The cyber-security company Crowdstrike has claimed that "Russia" hacked artillery units of the Ukrainian army, but the claim is completely baseless and false. The Crowdstrike report, released in December, asserted that the hack into a Ukrainian artillery app, resulted in heavy losses of howitzers in Ukraine’s war against the Donbass.
The company led by a one Dimitry Alperovich, a Senior Fellow of the NATO-aligned think tank the Atlantic Council, found “evidence” of involvement by Russian intelligence services.
In interviews, Alperovitch had linked Ukraine and Democratic campaign hacks, which Crowdstrike declared had involved the same Russian hacking group, Fancy Bear, and versions of X-Agent malware the group was known to use.
Crowdstrike investigators had claimed that the artillery units of the Ukrainian army had had “excessive combat losses” of up to 80 percent in their fight with Donbass separatists.
The company asserted that Russian intelligence “hacked” an application used by the Ukrainians to aim their guns. The hack, it was claimed, enabled well targeted counter-fire that then destroyed the Ukrainian artillery.
“The fact that they would be tracking and helping the Russian military kill Ukrainian army personnel in eastern Ukraine and also intervening in the US election is quite chilling,” Alperovitch told The Washington Post on December 22.
The same day, Alperovitch told the PBS NewsHour: “And when you think about, well, who would be interested in targeting Ukraine artillerymen in eastern Ukraine?” suggesting again that Russians were responsible.
“It’s pretty high confidence that Fancy Bear had to be in touch with the Russian military,” Dmitri Alperovich told Forbes. “This is exactly what the mission is of the GRU.”
Crowdstrike had based its numbers for “excessive losses” of Ukrainian artillery units on statistics collected by the International Institute for Strategic Studies (IISS). The IISS now says that its statistic do not provide what Crowdstrike claimed. There were no “excessive losses” of Ukrainian artillery.
The IISS told Voice of America that Crowdstrike had erroneously used IISS data as proof of such an intrusion. IISS has disavowed any connection to the Crowdstrike report.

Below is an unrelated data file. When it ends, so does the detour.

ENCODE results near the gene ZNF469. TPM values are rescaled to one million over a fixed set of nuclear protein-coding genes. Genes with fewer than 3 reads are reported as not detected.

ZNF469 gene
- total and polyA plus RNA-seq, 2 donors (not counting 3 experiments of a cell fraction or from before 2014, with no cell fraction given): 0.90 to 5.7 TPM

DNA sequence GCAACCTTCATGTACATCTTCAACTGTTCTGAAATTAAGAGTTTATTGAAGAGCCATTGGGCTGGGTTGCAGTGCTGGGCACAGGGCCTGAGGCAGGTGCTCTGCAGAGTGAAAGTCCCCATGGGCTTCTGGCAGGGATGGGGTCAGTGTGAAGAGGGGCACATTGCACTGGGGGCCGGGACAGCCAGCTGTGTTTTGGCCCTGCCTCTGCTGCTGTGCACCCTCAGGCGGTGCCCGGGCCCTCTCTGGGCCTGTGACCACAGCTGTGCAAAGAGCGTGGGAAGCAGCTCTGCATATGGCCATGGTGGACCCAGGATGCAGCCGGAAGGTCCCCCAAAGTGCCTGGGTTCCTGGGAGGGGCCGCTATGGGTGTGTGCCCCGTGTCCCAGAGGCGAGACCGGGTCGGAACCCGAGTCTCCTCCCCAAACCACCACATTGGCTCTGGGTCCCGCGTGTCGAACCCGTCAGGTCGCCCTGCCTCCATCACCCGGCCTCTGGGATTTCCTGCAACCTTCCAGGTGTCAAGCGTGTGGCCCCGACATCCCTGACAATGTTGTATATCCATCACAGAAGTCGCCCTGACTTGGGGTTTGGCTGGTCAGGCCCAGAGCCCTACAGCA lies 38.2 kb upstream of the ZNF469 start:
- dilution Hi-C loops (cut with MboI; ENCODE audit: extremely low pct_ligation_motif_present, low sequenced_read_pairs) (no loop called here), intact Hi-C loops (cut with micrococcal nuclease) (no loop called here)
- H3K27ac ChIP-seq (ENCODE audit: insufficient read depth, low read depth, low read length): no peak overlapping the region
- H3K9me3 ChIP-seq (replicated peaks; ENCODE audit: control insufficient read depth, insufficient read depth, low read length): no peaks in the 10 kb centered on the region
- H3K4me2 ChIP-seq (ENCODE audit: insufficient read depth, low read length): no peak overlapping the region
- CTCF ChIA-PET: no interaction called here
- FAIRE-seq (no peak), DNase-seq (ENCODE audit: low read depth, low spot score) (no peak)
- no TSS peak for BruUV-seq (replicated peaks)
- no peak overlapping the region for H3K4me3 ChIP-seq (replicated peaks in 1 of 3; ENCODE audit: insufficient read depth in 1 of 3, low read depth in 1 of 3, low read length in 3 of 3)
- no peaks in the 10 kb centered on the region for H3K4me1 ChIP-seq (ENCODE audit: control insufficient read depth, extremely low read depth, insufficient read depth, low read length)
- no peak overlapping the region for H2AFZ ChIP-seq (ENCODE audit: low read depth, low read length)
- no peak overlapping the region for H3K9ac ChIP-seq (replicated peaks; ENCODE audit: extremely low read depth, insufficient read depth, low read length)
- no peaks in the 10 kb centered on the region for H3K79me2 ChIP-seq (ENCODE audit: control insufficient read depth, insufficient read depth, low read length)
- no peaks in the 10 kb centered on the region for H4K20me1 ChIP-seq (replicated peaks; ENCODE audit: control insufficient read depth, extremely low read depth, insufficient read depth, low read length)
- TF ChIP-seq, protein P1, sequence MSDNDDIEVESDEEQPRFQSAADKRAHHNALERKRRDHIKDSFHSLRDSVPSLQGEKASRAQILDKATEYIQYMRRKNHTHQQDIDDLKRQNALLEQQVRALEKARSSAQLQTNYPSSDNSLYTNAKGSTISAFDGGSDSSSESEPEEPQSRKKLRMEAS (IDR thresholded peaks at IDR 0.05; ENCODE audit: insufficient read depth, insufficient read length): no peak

“The Crowdstrike report uses our data, but the inferences and analysis drawn from that data belong solely to the report’s authors,” the IISS said. “The inference they make that reductions in Ukrainian D-30 artillery holdings between 2013 and 2016 were primarily the result of combat losses is not a conclusion that we have ever suggested ourselves, nor one we believe to be accurate,” the IISS said.
It seems that the whole “Ukrainian artillery hack” claims by Crowdstrike was simply made up. There was no “hack” and the claimed damage from the “hack” did not occur at all. Crowdstrike had evidently invented a “crime” and “Russian hacking” where none had happened.
Yaroslav Sherstyuk, maker of the Ukrainian military app in question, called the company’s report “delusional” in a Facebook post. Crowdstrike also never contacted him before or after its report was published, he told VOA.
The company’s credibility is now at stake, because the firm was the first to link last year’s hacks of Democratic Party computers to “Russian hackers”. There were and are also no Russian troops fighting in Donbass regardless of what Alperovitch asserts. According to Esquire.com, Alperovitch had vetted speeches for Hillary Clinton about cyber security issues in the past.
Alperovitch, a Russian expatriate working at the Atlantic Council policy research center in Washington, co-founded the company in 2011. The firm boasts two former FBI agents: Shawn Henry, who oversaw global cyber investigations at the agency, and Steven Chabinsky, who was the agency’s top cyber lawyer and had served on an Obama administration’s cybersecurity commission.